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I really don’t like it when people talk about being present.
I mean, I obviously have nothing against actually being present, but I don’t like the rhetoric. There’s the kitschy phrases on home goods at craft stores that remind us that today is a gift and that’s why it’s called the present—and I hate that. I can’t stand easy puns.
It’s also confusing to me when someone says, with truly good intentions, no doubt, “My New Year’s resolution is to be more present!” Because that seems both forward thinking and time bound, something that the here and now is clearly not.
Really, this is all probably a sign that I need to be more present and enjoy mildly humorous throw pillows and people’s good intentions. I taught yoga for years for crying out loud; I really should just inhale and exhale through this stuff. I’m working on it. (#blessed)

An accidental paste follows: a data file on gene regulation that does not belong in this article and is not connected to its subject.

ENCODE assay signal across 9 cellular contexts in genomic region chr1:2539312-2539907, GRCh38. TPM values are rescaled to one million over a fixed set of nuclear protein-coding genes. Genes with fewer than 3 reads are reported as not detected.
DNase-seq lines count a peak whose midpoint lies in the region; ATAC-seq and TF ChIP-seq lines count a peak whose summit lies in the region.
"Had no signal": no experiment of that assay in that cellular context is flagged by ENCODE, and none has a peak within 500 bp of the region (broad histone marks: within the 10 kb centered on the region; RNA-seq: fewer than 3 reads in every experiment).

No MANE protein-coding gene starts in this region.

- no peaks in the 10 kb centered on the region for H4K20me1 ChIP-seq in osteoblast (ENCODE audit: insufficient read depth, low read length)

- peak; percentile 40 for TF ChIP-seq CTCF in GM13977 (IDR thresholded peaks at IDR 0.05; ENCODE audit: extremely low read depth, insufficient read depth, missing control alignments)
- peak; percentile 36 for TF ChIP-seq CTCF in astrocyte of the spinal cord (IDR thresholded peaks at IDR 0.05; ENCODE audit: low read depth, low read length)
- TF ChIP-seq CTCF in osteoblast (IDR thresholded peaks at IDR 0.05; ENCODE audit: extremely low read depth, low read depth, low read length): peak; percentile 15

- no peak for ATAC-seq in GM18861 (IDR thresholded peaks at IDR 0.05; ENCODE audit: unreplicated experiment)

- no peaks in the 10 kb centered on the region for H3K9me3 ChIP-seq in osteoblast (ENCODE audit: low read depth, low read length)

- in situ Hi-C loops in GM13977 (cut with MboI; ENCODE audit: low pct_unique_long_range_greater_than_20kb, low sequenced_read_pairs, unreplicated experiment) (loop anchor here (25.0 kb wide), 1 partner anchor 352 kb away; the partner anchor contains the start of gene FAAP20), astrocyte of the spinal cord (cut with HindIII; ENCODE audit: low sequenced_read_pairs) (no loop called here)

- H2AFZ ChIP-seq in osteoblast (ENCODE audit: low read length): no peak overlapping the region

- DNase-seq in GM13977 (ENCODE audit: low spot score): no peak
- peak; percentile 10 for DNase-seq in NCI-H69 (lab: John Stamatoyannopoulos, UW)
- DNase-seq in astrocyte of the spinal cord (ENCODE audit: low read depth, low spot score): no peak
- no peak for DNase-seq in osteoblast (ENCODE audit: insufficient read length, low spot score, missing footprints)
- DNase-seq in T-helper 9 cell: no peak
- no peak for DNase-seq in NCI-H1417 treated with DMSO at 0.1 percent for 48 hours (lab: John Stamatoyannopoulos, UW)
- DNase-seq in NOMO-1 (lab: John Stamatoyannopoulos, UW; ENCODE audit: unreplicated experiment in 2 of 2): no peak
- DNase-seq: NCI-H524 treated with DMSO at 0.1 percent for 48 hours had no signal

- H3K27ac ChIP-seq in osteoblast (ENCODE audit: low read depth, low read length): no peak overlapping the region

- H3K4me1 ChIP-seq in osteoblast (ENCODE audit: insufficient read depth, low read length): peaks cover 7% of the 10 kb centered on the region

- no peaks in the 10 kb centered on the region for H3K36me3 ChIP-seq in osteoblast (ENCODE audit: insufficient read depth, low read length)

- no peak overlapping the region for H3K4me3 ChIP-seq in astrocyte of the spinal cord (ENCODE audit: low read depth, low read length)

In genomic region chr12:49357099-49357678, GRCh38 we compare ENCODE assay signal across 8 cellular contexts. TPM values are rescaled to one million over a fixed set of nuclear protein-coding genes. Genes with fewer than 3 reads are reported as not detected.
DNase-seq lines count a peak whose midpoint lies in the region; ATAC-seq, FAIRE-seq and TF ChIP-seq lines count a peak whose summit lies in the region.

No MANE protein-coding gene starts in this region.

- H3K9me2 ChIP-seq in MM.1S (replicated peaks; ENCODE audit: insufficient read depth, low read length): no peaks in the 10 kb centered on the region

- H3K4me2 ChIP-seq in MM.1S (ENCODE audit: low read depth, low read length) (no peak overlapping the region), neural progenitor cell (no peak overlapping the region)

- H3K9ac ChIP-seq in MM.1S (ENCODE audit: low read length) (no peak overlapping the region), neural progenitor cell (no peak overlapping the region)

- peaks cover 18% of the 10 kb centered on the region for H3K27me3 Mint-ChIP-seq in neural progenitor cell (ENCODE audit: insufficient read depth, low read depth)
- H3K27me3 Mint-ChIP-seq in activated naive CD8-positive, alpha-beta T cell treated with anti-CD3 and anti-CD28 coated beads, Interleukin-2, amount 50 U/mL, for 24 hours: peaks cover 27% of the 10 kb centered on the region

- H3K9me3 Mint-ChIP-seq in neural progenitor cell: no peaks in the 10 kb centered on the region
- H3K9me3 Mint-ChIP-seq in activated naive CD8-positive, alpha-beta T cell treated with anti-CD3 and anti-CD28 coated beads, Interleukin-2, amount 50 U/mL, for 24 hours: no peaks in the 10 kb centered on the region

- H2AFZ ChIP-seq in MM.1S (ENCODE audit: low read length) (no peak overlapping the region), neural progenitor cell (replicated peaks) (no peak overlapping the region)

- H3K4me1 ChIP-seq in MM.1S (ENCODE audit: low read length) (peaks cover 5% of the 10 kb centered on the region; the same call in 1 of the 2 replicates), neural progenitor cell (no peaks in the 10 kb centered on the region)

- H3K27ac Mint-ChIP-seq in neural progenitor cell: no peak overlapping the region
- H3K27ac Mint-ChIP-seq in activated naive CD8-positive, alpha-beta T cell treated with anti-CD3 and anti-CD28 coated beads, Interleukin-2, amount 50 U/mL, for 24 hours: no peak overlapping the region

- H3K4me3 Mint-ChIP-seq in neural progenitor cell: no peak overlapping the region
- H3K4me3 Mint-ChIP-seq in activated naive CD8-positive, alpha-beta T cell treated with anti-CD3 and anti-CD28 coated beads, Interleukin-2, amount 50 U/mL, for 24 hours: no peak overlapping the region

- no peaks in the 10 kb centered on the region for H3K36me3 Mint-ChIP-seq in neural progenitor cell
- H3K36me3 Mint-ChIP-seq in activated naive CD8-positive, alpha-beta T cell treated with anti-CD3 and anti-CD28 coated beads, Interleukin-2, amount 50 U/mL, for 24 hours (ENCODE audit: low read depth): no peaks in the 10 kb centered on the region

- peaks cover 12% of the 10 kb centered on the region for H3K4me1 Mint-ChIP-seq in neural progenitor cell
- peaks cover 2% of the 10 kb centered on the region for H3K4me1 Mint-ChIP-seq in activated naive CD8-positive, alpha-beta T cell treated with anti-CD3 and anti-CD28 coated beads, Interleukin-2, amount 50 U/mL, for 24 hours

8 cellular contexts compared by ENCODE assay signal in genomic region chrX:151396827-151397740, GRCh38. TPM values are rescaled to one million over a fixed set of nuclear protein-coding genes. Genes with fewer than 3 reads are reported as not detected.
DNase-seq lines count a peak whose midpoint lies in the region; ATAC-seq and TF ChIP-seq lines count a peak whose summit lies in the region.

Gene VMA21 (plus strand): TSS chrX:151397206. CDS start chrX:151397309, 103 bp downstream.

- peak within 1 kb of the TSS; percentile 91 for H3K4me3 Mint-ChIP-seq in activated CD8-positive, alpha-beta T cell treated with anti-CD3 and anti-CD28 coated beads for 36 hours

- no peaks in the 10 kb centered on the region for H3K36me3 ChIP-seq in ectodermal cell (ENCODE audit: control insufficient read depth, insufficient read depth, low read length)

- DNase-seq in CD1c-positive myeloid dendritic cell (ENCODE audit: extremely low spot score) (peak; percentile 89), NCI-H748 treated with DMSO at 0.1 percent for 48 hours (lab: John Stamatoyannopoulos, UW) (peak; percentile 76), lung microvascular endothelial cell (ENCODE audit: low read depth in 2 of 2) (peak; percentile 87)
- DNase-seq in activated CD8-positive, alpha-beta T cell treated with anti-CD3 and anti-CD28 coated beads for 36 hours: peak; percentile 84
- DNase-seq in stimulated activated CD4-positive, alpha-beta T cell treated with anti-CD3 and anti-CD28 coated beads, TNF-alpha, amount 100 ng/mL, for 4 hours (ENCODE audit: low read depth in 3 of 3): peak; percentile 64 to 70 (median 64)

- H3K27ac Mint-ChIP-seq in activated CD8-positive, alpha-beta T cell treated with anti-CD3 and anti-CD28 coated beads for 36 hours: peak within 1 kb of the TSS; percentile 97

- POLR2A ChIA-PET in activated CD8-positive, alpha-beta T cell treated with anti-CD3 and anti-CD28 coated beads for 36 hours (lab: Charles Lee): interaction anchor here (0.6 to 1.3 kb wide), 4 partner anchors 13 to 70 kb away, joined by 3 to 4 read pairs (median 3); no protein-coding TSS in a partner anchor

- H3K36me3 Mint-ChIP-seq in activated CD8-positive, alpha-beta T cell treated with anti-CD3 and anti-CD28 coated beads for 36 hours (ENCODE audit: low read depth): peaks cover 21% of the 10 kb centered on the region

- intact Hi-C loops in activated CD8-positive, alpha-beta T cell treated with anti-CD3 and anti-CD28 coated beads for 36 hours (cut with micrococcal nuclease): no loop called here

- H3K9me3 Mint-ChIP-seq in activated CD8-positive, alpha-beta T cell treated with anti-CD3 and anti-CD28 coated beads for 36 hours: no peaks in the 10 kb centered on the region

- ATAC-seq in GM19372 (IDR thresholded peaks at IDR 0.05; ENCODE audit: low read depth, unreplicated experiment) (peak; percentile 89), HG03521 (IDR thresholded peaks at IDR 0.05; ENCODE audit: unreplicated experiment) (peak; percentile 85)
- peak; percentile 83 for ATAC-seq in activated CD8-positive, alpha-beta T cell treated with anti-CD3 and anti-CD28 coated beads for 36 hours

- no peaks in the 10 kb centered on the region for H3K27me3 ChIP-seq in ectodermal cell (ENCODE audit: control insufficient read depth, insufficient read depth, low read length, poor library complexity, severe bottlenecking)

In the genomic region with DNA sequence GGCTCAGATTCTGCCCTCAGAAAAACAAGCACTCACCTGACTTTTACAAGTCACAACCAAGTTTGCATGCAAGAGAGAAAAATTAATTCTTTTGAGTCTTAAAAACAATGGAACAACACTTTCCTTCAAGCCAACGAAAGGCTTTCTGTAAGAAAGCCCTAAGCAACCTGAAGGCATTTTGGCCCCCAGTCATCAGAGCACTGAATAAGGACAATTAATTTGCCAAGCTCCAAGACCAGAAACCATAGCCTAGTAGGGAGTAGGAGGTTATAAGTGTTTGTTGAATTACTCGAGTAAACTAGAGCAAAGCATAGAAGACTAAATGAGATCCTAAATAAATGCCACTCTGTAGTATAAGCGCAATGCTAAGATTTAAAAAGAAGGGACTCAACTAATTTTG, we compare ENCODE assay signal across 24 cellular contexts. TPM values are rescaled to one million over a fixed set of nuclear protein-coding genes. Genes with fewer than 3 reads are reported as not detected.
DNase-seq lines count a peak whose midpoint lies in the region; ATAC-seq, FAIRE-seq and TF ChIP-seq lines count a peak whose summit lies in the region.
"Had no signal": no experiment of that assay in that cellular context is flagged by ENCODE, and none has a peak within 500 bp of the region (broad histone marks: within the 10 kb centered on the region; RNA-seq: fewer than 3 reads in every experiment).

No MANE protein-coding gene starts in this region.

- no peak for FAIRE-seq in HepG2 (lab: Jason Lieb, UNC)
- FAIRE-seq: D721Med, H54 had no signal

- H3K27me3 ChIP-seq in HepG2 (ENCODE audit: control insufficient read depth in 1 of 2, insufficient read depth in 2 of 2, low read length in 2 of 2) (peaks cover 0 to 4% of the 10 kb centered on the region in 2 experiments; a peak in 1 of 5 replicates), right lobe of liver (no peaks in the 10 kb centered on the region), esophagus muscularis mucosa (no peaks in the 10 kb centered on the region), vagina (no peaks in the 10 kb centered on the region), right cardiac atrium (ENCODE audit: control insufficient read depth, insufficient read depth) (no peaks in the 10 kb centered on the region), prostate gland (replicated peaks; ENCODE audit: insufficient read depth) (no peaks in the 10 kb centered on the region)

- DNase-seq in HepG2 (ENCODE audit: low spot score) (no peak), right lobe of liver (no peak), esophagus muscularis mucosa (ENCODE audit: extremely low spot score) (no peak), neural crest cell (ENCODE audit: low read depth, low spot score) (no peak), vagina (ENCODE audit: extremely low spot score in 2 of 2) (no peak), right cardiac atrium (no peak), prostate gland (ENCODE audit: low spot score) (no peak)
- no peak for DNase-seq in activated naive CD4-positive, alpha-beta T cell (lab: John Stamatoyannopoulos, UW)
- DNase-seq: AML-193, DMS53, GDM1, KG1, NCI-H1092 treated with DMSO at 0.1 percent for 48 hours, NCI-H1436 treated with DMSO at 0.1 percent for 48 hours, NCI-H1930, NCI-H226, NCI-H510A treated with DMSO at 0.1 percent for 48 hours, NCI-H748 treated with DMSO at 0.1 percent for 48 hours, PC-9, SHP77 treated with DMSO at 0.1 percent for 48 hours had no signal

I realized I needed to “work on it” (that is, a tolerance for presence and the sweet and seemingly predictable conversations we have about it) in the midst of one of the most hectic periods of my entire life. November and December tend to be hectic for everyone, but I’ve been feeling it intensely this year.
I’m in the process of transitioning to a new job, maintaining a long-distance relationship, releasing my first ever book, and being a decent (and peaceful) human all within a few weeks of each other. Add to that the feeling most people get around the holidays: the need to be volunteering more, donating more, calling my grandmother more, and putting more than just coins in the red Salvation Army bucket outside of that damn craft store.